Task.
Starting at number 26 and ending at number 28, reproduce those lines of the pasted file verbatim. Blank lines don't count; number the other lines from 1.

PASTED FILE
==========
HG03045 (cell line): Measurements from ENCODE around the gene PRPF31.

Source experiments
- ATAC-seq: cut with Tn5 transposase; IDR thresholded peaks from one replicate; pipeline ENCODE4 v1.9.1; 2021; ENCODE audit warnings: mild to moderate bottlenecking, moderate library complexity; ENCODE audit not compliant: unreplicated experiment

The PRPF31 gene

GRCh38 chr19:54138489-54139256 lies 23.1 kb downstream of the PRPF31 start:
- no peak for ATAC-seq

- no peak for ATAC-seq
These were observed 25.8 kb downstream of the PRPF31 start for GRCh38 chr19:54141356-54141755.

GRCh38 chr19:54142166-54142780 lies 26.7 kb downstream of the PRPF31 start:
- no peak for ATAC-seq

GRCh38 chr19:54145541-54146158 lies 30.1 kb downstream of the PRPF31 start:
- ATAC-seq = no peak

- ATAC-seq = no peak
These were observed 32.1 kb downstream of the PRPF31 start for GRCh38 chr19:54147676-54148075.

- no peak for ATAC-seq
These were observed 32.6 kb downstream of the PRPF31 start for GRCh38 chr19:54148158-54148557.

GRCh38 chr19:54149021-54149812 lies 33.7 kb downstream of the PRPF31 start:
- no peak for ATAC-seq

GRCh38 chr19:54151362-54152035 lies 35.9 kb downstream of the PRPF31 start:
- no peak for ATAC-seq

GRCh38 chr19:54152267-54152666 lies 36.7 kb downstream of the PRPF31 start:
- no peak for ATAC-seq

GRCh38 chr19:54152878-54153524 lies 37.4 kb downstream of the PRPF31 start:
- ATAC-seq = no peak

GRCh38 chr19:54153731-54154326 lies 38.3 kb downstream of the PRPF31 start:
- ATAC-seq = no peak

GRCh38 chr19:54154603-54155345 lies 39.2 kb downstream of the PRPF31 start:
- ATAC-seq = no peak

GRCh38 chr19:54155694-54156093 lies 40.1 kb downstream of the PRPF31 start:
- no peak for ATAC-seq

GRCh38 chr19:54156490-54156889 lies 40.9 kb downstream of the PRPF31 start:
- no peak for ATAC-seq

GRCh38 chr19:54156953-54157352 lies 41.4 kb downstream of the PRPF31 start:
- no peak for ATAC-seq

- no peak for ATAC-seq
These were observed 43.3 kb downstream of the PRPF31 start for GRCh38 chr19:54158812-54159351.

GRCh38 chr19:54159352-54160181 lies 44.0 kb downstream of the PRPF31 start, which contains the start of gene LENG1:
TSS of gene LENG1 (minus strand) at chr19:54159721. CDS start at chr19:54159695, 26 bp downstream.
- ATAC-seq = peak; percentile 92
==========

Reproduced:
- ATAC-seq = no peak

GRCh38 chr19:54154603-54155345 lies 39.2 kb downstream of the PRPF31 start:
- ATAC-seq = no peak